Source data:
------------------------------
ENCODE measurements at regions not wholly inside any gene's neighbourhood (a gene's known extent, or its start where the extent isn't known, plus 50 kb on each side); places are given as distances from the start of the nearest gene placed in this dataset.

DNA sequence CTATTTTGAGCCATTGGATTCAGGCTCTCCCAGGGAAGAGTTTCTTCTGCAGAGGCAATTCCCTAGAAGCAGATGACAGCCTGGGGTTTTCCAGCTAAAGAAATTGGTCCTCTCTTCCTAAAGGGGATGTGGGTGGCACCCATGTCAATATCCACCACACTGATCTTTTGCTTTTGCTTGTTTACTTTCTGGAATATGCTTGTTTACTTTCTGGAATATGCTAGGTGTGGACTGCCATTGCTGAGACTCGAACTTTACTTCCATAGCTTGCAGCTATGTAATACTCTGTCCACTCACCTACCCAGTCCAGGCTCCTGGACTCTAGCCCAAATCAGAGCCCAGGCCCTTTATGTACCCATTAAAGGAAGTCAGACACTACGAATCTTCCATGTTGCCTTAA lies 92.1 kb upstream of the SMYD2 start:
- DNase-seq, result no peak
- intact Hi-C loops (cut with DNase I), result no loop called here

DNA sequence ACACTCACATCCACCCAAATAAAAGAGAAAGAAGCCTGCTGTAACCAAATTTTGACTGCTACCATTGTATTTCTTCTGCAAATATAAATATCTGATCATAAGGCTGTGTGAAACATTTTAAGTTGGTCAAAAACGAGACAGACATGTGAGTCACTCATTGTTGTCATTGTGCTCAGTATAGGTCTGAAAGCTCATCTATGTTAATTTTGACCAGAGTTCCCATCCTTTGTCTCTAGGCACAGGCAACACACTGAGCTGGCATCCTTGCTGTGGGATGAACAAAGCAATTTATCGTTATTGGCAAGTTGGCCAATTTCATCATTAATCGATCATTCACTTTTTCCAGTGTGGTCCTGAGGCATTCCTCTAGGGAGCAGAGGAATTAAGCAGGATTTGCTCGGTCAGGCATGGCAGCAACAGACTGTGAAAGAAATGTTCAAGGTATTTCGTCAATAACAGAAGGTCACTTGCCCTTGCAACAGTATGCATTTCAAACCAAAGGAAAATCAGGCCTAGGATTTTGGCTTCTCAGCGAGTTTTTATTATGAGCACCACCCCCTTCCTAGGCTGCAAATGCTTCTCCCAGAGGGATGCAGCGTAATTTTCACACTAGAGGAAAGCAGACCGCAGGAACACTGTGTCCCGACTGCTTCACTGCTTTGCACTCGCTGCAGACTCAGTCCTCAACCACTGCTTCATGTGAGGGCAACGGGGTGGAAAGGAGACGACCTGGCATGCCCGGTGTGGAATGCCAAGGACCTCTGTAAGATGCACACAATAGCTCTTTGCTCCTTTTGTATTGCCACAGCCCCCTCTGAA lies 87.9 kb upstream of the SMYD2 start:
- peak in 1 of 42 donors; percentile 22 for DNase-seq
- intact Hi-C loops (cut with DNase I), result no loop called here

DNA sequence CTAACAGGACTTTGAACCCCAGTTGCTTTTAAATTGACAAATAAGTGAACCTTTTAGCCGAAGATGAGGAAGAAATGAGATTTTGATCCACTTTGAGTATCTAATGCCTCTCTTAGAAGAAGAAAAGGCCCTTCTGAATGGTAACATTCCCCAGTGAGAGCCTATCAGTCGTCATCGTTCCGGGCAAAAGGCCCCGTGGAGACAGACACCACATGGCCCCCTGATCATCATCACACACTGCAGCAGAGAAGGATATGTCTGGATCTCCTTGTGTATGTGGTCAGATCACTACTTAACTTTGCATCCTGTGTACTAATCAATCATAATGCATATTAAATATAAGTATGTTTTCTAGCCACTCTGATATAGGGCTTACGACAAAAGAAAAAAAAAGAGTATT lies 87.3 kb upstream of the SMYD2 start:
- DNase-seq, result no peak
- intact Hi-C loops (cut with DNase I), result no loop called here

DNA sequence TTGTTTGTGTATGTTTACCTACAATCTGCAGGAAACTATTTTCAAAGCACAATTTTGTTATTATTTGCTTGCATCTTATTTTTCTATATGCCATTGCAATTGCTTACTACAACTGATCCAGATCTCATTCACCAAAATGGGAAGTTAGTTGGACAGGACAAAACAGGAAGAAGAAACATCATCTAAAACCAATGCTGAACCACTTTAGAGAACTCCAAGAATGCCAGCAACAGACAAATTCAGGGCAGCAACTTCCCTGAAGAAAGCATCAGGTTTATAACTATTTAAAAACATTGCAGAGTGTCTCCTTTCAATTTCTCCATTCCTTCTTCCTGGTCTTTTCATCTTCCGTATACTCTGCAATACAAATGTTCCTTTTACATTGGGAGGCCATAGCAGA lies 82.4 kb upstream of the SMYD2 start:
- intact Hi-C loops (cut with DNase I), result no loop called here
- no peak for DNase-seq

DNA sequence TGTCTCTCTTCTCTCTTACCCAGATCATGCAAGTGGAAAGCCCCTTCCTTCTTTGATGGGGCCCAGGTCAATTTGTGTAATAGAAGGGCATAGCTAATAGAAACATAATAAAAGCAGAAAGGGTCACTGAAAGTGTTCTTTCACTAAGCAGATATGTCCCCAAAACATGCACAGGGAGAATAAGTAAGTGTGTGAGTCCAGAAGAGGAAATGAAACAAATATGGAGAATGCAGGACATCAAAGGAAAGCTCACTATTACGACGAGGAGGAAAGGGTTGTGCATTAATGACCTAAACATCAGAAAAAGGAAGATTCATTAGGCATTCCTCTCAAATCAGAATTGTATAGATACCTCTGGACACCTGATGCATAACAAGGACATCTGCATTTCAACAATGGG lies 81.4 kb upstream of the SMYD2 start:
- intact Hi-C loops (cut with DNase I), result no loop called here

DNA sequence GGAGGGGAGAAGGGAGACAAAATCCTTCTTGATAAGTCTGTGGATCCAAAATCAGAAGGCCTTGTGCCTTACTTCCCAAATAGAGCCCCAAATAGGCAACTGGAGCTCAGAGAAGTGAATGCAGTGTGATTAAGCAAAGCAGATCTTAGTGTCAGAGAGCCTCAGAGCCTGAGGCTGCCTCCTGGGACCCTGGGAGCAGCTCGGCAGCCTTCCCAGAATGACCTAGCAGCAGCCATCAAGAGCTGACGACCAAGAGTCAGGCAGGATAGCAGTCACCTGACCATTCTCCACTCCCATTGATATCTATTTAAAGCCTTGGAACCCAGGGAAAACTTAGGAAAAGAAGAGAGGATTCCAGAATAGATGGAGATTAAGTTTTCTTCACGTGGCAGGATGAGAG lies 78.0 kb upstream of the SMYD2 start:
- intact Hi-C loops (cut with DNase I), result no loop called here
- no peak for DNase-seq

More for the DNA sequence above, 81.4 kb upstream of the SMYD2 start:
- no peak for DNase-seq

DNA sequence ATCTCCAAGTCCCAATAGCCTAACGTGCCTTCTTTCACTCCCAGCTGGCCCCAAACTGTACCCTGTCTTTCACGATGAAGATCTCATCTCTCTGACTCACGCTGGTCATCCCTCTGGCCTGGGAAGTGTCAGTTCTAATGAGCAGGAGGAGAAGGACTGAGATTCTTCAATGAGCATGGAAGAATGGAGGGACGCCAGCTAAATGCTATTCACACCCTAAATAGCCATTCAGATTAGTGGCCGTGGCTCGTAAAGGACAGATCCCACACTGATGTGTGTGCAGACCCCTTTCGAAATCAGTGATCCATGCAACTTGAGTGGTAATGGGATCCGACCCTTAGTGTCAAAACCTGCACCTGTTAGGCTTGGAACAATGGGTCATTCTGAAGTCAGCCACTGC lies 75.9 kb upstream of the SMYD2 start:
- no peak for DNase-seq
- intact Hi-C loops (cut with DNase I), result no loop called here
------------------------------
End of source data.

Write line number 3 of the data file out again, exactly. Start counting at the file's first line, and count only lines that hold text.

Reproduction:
- DNase-seq, result no peak